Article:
Etty Woosnam was born in India to British parents. Her family returned to England to reside in Somerset when Woosnam was a teenager. Woosnam married John R. Theobalds, in 1882. She died soon after.39
Woosnam wrote Women of the Old Testament (1881) and Women of the New Testament (1885) to edify and instruct young ladies in a Bible class in Weston-super-Mare, Somerset, England. In each chapter Woosnam chose one application for particular emphasis, and drew on a variety of sources to make her point. She was aware of the debates about woman's nature, character, and role and used her studies on biblical women as an opportunity to teach her students what she thought every Victorian young woman should know.
The application Woosnam drew from the story of Eve was that "woman's influence is appallingly great." As Eve influenced Adam to sin, so all women have the ability to influence others, especially men, for evil as well as good. She encouraged her readers to pray that the God would check the evil that their words might do, and diligently use their influence for good.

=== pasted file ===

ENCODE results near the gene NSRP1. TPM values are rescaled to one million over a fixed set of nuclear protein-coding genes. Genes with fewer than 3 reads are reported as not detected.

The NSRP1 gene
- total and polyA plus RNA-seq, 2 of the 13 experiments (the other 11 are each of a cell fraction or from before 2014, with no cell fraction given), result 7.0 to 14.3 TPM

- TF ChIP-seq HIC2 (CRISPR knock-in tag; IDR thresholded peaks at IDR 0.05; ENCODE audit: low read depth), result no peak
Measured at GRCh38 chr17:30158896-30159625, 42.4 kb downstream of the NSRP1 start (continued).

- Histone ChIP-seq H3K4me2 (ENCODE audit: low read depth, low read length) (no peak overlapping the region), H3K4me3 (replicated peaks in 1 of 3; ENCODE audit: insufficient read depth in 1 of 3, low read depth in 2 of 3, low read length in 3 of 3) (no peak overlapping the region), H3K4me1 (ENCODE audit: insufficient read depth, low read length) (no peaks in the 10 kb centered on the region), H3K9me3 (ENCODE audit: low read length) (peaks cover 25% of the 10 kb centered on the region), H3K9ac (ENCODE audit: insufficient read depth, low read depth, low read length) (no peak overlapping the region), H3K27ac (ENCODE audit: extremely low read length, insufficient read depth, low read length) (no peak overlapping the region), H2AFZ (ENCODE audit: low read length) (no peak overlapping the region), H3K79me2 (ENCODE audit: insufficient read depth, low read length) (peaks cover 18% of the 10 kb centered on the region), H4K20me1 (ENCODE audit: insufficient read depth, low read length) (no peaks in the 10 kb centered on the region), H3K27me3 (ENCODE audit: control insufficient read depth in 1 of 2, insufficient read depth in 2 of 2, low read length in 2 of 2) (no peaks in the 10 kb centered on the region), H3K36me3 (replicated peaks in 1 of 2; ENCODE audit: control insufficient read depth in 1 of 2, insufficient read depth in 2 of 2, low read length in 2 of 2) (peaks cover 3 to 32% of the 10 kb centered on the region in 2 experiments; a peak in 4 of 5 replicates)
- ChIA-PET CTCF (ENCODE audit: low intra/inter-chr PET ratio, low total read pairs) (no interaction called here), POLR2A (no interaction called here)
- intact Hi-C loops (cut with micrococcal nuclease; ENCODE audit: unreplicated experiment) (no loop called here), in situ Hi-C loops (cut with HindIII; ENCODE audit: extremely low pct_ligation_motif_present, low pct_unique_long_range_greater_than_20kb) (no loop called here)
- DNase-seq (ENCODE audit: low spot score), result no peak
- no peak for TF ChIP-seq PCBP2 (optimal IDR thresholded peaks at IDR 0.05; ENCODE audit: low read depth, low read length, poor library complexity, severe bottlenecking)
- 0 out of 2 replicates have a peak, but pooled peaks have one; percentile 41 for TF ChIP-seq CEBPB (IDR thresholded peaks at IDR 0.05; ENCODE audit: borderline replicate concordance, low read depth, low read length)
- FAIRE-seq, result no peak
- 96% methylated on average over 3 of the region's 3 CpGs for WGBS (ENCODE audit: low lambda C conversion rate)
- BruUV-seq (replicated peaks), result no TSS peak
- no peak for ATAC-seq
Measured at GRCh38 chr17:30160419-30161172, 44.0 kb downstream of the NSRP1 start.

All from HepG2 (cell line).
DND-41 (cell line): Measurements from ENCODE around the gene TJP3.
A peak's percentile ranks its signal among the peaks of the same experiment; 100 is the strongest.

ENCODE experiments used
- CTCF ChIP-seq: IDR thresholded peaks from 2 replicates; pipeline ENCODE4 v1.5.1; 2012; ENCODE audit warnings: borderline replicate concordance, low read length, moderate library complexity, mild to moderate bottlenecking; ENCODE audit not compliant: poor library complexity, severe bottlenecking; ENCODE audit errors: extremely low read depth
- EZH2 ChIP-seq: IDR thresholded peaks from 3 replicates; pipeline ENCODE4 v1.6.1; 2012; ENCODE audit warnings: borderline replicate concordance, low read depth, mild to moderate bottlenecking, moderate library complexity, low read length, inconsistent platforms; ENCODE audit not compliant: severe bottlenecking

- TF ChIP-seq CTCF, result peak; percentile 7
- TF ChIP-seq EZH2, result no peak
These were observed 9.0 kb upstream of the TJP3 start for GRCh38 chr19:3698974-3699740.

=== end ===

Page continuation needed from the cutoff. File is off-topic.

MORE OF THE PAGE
Woosnam compared Eve before the fall with the situation of women in England in the nineteenth century. Like Martyn, she saw an enormous difference between Eve in the garden and the life of women after the fall. Woosnam, however, did not consider Eve to be innocent in Eden; she argued that "she was innocent only as long as she was untried."
From Etty Woosnam, The Woman of the Bible: Old Testament (London:
S. W. Partridge, 1881), 7–17. "Text take from the 4th ed, n.d."
IT is a very humbling reflection that woman's first appearance in the world's history is the story of the Fall. The name Eve was given by Adam to his wife
39 Source: Donna Kerfoot, "Etty Woosnam: A Woman of Wisdom and Conviction" (term
paper, Wycliffe College, 2004).